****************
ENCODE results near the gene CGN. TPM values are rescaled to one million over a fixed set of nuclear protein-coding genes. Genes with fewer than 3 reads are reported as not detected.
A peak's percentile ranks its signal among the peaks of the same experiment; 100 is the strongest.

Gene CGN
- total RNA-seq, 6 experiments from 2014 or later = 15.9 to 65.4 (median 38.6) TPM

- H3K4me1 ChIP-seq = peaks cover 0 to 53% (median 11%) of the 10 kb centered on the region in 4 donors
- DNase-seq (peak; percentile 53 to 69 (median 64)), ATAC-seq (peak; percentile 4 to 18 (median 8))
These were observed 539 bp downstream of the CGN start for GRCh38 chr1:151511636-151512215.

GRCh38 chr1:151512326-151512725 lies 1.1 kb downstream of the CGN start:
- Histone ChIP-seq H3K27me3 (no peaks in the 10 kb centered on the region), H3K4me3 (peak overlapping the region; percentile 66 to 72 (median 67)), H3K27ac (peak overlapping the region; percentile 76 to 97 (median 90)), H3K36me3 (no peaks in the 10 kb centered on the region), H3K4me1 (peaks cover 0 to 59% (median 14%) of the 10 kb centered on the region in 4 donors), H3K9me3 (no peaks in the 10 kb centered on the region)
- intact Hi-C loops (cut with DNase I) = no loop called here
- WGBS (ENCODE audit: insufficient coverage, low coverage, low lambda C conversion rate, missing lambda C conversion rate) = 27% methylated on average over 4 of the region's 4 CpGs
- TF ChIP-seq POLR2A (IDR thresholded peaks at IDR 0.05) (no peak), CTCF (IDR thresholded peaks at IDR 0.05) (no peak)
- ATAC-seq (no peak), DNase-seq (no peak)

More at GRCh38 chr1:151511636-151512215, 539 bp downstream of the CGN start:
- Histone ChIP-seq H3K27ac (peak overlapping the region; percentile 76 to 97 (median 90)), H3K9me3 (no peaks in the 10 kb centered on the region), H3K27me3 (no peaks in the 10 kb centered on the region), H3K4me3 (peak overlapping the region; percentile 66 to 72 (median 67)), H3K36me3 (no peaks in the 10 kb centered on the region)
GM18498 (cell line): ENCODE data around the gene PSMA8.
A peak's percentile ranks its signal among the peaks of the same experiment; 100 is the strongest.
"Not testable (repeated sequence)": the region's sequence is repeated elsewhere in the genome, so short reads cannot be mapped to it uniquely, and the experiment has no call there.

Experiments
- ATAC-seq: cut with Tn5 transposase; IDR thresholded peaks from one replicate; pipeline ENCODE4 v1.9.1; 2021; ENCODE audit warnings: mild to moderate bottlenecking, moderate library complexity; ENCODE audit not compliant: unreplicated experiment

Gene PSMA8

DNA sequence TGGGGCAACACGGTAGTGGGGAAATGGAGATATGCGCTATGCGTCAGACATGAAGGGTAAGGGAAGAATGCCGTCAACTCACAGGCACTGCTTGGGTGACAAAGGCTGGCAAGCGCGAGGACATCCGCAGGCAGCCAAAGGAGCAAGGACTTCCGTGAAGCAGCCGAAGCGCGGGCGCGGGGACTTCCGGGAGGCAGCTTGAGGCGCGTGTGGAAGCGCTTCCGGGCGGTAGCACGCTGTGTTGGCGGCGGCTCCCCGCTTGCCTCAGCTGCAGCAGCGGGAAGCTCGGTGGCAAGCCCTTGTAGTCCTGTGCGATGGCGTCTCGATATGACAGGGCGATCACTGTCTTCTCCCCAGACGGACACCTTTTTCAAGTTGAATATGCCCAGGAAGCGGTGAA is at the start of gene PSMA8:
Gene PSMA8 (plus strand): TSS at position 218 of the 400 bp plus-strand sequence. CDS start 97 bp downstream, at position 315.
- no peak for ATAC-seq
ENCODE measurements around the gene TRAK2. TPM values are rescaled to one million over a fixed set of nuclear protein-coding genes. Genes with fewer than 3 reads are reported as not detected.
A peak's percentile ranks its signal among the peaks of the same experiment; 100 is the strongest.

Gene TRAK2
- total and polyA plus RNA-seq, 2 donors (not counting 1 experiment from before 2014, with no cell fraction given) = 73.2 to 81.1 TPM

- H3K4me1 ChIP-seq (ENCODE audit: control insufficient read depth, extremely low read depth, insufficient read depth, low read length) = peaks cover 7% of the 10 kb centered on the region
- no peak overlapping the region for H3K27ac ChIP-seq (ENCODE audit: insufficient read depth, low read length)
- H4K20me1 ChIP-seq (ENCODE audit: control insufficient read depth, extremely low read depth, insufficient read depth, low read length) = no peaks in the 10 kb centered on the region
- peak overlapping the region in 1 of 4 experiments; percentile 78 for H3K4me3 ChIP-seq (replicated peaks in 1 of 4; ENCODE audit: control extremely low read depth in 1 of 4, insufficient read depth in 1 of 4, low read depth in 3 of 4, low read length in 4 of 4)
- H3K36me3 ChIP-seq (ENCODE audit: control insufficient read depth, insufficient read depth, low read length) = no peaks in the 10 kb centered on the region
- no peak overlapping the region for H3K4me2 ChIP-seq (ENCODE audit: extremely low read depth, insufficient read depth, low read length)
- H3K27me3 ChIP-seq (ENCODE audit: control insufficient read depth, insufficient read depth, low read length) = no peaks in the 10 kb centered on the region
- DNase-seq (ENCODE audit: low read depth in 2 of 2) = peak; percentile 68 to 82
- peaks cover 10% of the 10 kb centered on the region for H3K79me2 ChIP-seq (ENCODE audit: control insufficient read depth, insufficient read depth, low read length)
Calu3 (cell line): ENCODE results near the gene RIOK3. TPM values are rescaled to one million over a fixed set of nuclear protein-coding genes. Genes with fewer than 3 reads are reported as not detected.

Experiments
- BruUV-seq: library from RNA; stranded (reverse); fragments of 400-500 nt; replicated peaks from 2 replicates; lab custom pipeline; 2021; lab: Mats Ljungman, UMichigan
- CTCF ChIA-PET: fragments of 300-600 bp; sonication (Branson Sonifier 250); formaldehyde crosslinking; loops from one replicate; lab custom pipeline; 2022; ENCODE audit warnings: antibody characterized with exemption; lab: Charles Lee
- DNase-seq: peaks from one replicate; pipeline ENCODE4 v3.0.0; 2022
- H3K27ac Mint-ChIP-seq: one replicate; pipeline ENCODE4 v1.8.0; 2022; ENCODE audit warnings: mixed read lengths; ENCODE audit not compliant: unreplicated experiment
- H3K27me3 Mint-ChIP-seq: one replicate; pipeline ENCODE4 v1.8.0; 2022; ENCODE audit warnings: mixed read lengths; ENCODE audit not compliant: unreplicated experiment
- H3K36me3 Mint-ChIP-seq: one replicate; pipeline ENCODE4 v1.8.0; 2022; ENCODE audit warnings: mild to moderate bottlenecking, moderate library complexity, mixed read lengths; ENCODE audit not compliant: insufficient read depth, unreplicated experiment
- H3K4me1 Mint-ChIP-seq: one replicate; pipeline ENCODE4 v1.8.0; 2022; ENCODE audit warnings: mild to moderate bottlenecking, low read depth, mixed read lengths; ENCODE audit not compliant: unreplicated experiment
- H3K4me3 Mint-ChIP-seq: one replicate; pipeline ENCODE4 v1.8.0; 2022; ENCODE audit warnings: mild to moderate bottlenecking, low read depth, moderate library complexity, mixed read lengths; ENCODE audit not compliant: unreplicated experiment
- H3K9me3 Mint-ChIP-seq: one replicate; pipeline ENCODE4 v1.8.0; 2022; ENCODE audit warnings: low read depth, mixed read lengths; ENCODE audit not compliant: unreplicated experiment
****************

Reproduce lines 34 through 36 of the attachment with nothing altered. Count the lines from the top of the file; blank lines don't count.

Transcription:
- no peak overlapping the region for H3K4me2 ChIP-seq (ENCODE audit: extremely low read depth, insufficient read depth, low read length)
- H3K27me3 ChIP-seq (ENCODE audit: control insufficient read depth, insufficient read depth, low read length) = no peaks in the 10 kb centered on the region
- DNase-seq (ENCODE audit: low read depth in 2 of 2) = peak; percentile 68 to 82